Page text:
an illustration of a single cell with a backdrop of similar cells
an illustration of a single cell with a backdrop of similar cells

The Advances that Will Shape Life Sciences in the 2020s

Systems biologist Steven Wiley says advancements in two areas—single-cell biology and CRISPR—are poised to transform research.  

emma yasinski
Emma Yasinski

Emma is a Florida-based freelance journalist and regular contributor for The Scientist.

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Jan 3, 2020


The 2010s brought major advancements in every aspect of the life sciences and ushered in an era of collaboration and multidisciplinary approaches. The Scientist spoke with Steven Wiley, a systems biologist at Pacific Northwest National Laboratory and member of TS’s editorial board, about what he thinks the recent past indicates about the upcoming decade of research.

TS: What advancements are you most looking forward to in the next decade?

Wiley: The next year will be a continuation of the scientific breakthroughs that were present the last couple of years, and what’s happened the last couple of years will fundamentally transform the next decade. There are two areas that I think are really posed for an explosive growth, and one is single-cell biology. . . . The second one people know is transformative . . . is CRISPR technologies.

TS: Why do you think we will see explosive growth in single-cell biology?

Wiley: Single-cell sequencing, single-cell proteomics, single-cell imaging—these are all part of this new area of single-cell biology which is really going to impact a whole slew of different fields. We'll see a lot of breakthroughs driven by that in the next year, but we’ll see the full impact of this playing out over the next decade.


[Single-cell biology] started [out] driven by single-cell sequencing, and very near on the horizon is going to single-cell proteomics. And then, of course, that complements a lot of the imaging work that’s been done, developing a new generation of probes to be able to query what’s happening at the single-cell level.

This really brings to the fore the idea that cells in a population are very heterogeneous, and what we see at the population level is a reflection of what the individual cells are doing. And until we understand what the individual cells in a population are doing, we can’t deal with issues of, for example, mathematically modeling what’s going on in cells.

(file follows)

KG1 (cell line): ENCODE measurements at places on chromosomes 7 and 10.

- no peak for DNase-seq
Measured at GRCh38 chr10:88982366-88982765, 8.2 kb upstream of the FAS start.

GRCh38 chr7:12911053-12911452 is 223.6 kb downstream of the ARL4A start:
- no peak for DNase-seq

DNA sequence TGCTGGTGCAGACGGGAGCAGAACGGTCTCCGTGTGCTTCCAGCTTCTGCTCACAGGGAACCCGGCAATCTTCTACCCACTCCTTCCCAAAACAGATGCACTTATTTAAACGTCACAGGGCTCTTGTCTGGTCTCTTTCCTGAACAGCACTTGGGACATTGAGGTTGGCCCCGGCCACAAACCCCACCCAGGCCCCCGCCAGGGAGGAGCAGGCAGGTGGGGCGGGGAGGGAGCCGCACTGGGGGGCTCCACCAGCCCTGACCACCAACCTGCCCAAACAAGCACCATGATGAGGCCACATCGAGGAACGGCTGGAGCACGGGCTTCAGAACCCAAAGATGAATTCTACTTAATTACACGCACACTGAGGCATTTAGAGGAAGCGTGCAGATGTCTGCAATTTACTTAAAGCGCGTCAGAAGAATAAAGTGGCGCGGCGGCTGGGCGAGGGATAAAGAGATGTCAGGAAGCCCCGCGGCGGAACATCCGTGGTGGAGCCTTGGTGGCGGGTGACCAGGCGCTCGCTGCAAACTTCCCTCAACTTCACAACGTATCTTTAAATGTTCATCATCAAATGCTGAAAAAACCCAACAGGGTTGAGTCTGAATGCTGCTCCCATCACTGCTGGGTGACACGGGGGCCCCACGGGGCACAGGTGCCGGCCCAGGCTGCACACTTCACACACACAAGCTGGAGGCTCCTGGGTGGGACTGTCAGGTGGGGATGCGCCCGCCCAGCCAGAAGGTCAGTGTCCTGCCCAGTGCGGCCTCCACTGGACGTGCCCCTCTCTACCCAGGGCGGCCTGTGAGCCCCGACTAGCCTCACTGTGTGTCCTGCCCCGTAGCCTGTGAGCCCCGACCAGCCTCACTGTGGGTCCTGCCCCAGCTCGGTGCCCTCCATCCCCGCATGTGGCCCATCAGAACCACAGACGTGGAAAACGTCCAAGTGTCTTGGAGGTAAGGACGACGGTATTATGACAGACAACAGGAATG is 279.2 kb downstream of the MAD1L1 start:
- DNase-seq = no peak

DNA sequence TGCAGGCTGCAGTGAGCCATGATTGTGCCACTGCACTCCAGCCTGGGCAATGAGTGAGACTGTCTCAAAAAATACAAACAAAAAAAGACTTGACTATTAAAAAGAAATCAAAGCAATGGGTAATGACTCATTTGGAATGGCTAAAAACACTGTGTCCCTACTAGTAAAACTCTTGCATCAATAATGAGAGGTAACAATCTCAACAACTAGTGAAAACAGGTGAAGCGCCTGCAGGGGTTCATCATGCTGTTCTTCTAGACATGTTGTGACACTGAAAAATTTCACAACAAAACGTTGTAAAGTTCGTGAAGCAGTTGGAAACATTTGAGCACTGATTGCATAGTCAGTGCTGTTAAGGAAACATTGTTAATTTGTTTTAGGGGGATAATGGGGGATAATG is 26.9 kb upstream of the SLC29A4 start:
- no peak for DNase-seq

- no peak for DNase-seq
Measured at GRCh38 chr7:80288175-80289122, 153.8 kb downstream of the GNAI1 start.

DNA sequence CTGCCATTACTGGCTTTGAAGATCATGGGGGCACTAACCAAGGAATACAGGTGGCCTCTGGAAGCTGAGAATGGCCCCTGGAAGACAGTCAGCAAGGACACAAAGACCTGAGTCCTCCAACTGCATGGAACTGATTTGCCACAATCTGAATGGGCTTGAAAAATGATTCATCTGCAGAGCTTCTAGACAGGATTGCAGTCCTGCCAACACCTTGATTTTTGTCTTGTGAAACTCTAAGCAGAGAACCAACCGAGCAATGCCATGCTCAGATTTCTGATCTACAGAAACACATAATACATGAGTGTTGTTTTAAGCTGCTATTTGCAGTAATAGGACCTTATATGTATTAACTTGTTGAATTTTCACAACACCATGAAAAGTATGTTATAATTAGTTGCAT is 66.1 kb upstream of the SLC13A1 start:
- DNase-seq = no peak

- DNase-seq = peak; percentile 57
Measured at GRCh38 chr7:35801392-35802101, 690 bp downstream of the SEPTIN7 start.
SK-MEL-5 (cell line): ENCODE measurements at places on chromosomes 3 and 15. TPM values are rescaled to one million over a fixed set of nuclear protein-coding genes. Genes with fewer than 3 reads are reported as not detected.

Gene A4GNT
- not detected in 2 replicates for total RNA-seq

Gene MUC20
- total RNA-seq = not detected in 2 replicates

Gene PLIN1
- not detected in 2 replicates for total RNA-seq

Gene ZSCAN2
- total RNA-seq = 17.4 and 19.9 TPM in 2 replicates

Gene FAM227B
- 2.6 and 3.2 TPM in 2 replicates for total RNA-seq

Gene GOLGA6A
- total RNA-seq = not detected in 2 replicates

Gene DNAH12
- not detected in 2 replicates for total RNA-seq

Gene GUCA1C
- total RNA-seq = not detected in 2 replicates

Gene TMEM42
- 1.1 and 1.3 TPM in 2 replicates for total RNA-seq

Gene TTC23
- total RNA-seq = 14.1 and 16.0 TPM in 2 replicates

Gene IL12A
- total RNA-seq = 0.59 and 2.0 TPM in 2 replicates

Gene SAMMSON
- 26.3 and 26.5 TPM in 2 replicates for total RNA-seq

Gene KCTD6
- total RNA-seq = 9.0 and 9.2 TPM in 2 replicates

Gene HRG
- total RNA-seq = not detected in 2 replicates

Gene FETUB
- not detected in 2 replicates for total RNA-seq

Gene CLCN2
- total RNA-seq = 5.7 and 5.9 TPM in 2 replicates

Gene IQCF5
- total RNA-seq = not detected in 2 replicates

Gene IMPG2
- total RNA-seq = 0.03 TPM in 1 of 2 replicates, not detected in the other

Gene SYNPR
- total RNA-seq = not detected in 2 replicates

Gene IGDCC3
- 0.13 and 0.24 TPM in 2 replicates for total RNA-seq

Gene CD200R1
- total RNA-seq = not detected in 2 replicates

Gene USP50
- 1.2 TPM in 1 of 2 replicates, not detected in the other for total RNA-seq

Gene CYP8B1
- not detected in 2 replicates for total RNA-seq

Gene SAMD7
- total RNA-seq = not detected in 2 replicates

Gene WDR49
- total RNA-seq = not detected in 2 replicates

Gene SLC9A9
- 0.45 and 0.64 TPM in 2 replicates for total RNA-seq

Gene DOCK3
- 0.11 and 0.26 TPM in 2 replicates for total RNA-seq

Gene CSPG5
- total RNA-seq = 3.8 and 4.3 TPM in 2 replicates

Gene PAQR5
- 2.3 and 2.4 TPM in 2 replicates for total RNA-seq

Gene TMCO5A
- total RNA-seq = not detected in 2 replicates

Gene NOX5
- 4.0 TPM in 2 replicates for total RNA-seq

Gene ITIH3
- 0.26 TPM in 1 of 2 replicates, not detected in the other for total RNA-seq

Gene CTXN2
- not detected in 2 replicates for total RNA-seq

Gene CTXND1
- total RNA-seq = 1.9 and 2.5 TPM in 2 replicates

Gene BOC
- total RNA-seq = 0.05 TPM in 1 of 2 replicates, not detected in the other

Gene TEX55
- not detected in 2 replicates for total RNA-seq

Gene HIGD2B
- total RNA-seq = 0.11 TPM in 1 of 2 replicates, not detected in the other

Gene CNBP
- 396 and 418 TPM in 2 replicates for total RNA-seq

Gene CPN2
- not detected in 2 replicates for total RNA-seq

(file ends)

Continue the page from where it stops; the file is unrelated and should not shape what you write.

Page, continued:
[Researchers developing] both sequencing technologies and proteomics technology in the last decade have been working on increased sensitivity and speed and precision. This increase in speed and precision and increasingly small sample size has gotten down to a point where now we can look at things like cancer heterogeneity. That is . . . when you treat a cancer you can kill 95 percent of the tumor but there’s 5 percent left and that is what’s going to come back, and you have a recurrence of the cancer or metastasis. So it’s the small parts that really cause the problem, and until you can actually understand why those resistant cells are different, you’re never going to do things like develop a completely effective cancer treatment. 

Now the technology is there—both sequencing technology and mass spectrometry technologies. It opens up new worlds of what we can look at, and I think that’s why this is really being very transformative. We’re now at the level where we can look at individual cells. That’s amazing.

TS: And what about CRISPR?

Wiley: CRISPR technologies—everyone touts them as a way of editing the genome, which is true. But the true power of that, I believe . . . is the fact that it provides a way of tagging endogenous genes. So for example, you see a number of different papers come out in which people have used CRISPR technologies to insert fluorescent markers into genes. You can look at the dynamics and localization and expression of individual genes and individual cells.

The second thing that CRISPR is really good at is perturbations, being able to turn up genes and down genes, altering the expression of individual genes up and down in a cell with incredible specificity. For example, [with] a genetic disease or in cancer, most of the really significant impactful genetic changes are at the level of increased expression or decreased expression. So the way we think about changing gene expression is: [in] one cell type, the gene is off, [and in] another cell type, the gene is on. But that’s not actually true. There are subtle changes in abundance and localization and disposition of individual genes that have enormous regulatory impact on the cells. But we’ve lacked good tools to [investigate] that.

The ability to manipulate the expression level of genes, to tag them, to make modifications in the individual genes and cells opens up a toolbox of experimental technologies that are just revolutionary. 

Editor’s note: Answers have been edited for length and clarity.

Emma Yasinski is a Florida-based freelance reporter. Follow her on Twitter @EmmaYas24.